|Date of Birth||1886|
|Place of Birth||Hornsey, London|
|Next of Kin||Wife: Clara Hill|
|Trade / Calling||Clerk|
|Service Record||Link to Service Record|
|Force||Canadian Expeditionary Force|
|Enlisted / Conscripted||Enlisted|
|Address at Enlistment||Kenora, Ontario|
|Date of Enlistment||March 18, 1916|
|Age at Enlistment||28|
|Theatre of Service||Europe|
|Prisoner of War||No|
|Date of Death||September 2, 1918|
|Age at Death||31|
|Buried At||Beaurains Road Cemetery, Pas De Calais, France|
John Harrison Hill was one many British Isle immigrants who came to Canada in the early 1900s to take advantage of land grants for would be farmers in Saskatchewan. For a $10 payment settlers were given provisional title to 160 acres of farmland, and if they could farm the land for five years and erect buildings worth $300, the land became theirs. In England he had been part of a large family вЂ” one of eleven children of John Charles and Emily (née Champ) Hill of the Hornsey district of London. Besides John, birth registered during the last quarter of 1886, the children included older brothers Charles Richard George, Albert Edward and Sydney John, and younger siblings Nellie Louisa, Stanley Frederick, Emily Elizabeth, Ethel Flora Winnifred Edith, Leslie William, and Leonard Arthur. Sadly, Leslie died as a toddler.
John Harrison Hill immigrated to Canada in 1906 and farmed in the Humbolt, Saskatchewan area alongside several Mennonite families. It was there he likely met his wife, Clara Shelhorn, whose parents Abraham and Elizabeth lived in Kenora, but were friends with the nearby Biehn family. Clara had been born in Waterloo, Ontario in 1895.
By the time John enlisted in March of 1916, he and Clara were living in Kenora where he worked as a clerk. The couple had given birth to son Sidney Charles in Plunkett, Saskatchewan on 22 January 1913. John signed on with the 94th Battalion which was recruiting men for the northwestern Ontario based unit that spring. Although born in 1886, on his attestation papers he gave his date of birth as 24 October 1887. After training in Canada, they sailed for England in the summer of 1916, but were dispersed as replacements to other units on arrival in England. John Harrison Hill was assigned to the 16th Battalion. Several other local men also served with the battalion.
John Harrison Hill was wounded on 17 October 1916 during the later part of the battle of Somme. He recovered and rejoined the battalion but was wounded a second time in the spring of 1918. During the attack at Riencourt, Private John Harrison Hill died from his wounds in the field on 2 September 1918. He is buried in the Beaurains Road Cemetery, just outside Arras, France.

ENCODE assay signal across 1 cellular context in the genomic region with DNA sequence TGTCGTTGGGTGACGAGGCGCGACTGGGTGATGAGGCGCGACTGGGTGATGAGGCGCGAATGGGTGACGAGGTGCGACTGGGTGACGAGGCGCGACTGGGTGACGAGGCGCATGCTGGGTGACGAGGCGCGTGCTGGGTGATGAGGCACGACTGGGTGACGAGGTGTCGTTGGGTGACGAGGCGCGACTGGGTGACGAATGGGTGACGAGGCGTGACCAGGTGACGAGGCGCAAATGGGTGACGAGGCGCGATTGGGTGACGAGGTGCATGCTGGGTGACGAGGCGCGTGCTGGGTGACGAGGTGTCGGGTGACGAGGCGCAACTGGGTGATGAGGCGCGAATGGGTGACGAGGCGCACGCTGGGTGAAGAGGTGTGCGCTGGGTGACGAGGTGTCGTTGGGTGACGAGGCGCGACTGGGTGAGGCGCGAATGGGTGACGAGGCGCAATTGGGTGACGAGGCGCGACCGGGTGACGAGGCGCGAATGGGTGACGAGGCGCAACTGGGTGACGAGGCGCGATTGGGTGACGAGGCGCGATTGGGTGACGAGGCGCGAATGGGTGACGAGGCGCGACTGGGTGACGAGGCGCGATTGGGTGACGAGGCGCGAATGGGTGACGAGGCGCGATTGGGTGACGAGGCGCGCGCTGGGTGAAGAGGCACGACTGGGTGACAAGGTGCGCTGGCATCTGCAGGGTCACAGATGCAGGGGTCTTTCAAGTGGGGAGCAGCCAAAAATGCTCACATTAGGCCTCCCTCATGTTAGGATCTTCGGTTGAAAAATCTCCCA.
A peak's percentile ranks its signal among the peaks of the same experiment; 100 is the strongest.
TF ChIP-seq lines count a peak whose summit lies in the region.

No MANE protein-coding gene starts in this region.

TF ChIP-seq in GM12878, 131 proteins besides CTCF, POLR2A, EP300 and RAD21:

John’s brother Charles Richard George served with the 13th (County of London) Battalion (Princess Louises Kensington Battalion), attached to the 56th Company Machine Gun Corps, and died of his wounds (gas) on 20 March 1918. He is interred in the Г‰taples Military Cemetery, Г‰taples.
The 1921 census found Clara and son Sidney living with her parents and some of her siblings in Humbolt, Saskatchewan. By the next year Clara was living in Waterloo where she received John’s medals and decorations, plaque and scroll. At some point she and Sidney returned to Kenora.
On 27 October 1924 in Kenora, Clara married Ervin Biehn who’d come from Guernsey, Saskatchewan for the wedding. Farming in Saskatchewan, together Clara and Ervin had six children, sons Harry, Morley and Lowell and daughters Ethel, Lorna, and Beverley. Clara and Ervin moved to Kenora around 1953. Both died in 1959 and are buried in Lake of the Woods Cemetery, Kenora. Clara and John’s son Sidney married Pauline Schmunk and lived in the Guernsey area of Saskatchewan until moving to Kenora in 1943. They had two sons, Vernon and Larry, and five daughters, Audrey, Elaine, Phyllis, Hazel, and Yvonne. Following in his father’s footsteps, according to his obituary Sidney served overseas during WW2, 1942-1945. Sidney died in 1985 and is interred with Pauline in the Lake of the Woods Cemetery, Kenora.
Private John Harrison Hill is commemorated on page 429 of the First World War Book of Remembrance in Ottawa, on the Keewatin Cenotaph located in Beatty Park in Keewatin, on the Municipality of Keewatin For King and Country Memorial, and on the Lake of the Woods Milling Company Roll of Honour plaque. In August of 1919 a demonstration was held in Keewatin to honour Keewatin people that served overseas. John’s next of kin would have received a medal and badge in his honour.
by Bob Stewart
gravemarker photograph: The Channel Island and the Great War website